Domestic economic data released Tuesday was encouraging, showing Canada’s economy growing an annualized rate of 5.4 per cent in the third quarter, but the news gained little traction with stock market investors.
“Q3 is quite a ways back in the rear-view mirror ... the market is focusing on other things now,” Mr. Cieszynski said.
The S&P 500 dropped 88.27 points to 4,567. The benchmark index sank 2.3 per cent Friday for its worst loss since February, only to rise 1.3 per cent Monday as investors reconsidered whether the reaction was overdone, before giving way to Tuesday’s loss. The index closed out November with a 0.8-per-cent loss.
Even with the recent losses, the S&P 500 index is up 21.6 per cent for the year and the TSX has gained 18.5 per cent.
Gold usually does well when fear among investors is rising, but its price slipped 0.5 per cent on Tuesday. Higher interest rates could reduce the appeal of gold, which doesn’t pay its holders any interest.
Crude oil prices slid with concerns that a global economy weakened by Omicron would burn less fuel. West Texas Intermediate crude, the U.S. benchmark, dropped 5.4 per cent and touched its lowest level in three months. Brent crude, the international standard, fell 3.9 per cent.
In November, oil prices dropped by the most since March, 2020, the start of widespread lockdowns because of the pandemic. Brent fell by 16.4 per cent for the month, while WTI declined 20.8 per cent.
“The threat to oil demand is genuine,” said Louise Dickson, senior oil markets analyst at Rystad Energy. “Another wave of lockdowns could result in up to three million [barrels per day] of oil demand lost in the first quarter of 2022 as governments prioritize health safety over reopening plans, of which there is already telltale evidence, from Australia delaying its reopening to Japan banning foreign visitors.”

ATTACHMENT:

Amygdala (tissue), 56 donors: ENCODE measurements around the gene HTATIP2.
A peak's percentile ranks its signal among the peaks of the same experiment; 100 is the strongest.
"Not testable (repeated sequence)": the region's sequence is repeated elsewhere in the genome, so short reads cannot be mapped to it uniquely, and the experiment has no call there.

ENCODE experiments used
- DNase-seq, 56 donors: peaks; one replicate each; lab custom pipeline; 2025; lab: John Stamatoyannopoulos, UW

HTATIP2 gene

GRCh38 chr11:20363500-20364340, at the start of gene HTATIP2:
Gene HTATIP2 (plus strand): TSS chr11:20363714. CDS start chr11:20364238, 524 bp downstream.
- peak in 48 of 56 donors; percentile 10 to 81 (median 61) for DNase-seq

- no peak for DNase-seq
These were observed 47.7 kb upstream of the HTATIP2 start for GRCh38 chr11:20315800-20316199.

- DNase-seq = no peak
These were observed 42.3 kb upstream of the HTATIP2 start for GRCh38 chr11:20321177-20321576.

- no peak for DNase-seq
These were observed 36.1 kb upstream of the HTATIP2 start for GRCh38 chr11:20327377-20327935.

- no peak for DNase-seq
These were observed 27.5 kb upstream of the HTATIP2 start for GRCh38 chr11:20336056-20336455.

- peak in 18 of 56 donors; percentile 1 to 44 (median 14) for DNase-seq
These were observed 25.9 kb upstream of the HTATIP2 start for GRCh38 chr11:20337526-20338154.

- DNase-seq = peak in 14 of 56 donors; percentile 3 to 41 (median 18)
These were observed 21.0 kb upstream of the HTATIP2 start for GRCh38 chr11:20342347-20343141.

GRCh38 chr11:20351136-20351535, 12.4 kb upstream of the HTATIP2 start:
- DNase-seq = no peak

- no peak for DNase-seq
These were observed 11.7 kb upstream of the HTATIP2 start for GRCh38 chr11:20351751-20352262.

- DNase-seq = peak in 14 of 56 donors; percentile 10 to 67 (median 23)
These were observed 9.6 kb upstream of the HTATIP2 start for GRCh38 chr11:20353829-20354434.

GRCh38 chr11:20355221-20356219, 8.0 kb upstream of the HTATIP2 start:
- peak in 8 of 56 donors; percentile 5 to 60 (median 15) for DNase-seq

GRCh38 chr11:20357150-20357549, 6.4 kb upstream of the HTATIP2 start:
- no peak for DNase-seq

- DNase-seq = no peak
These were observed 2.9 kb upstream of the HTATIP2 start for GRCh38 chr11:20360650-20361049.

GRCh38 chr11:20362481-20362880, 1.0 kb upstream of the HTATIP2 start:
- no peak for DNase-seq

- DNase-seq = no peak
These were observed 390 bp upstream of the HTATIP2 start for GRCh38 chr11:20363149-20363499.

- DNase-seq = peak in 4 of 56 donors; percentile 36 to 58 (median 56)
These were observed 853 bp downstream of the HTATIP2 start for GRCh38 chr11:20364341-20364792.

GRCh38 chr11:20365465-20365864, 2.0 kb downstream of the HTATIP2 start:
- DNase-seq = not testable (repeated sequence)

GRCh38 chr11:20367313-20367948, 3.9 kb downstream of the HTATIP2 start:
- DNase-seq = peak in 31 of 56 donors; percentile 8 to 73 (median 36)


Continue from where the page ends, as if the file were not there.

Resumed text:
If Omicron does ultimately do heavy damage to the global economy, it could put the Federal Reserve in a difficult spot. Usually, the central bank will lower interest rates in a crisis, which encourages borrowers to spend more and investors to pay higher prices for stocks.
But low rates can also encourage inflation, which is already high across the global economy. Mr. Powell acknowledged in his testimony before Congress that inflation has been worse and lasted longer than the Fed expected. For months, officials described inflation as only “transitory,” but Mr. Powell said that word no longer works.
One signal in the bond market was also flashing some concern about the economy’s prospects. Long-term Treasuries usually offer higher yields than short-term ones, in part to make up for the increased risk that future inflation may eat into their returns.
A 10-year Treasury is still offering more in yield than a two-year Treasury, but the gap narrowed sharply on Tuesday. The two-year yield rose to 0.54 per cent from 0.51 per cent late Monday. The 10-year yield, meanwhile, fell to 1.45 per cent from 1.52 per cent.
Many investors see that narrowed gap as meaning the bond market has less confidence in the economy’s long-term strength. If the gap were to flip, with short-term yields rising above long-term ones, many investors see that as a semi-reliable predictor of a recession.
Read more: Stocks seeing action on Tuesday - and why
With reports from Associated Press and Reuters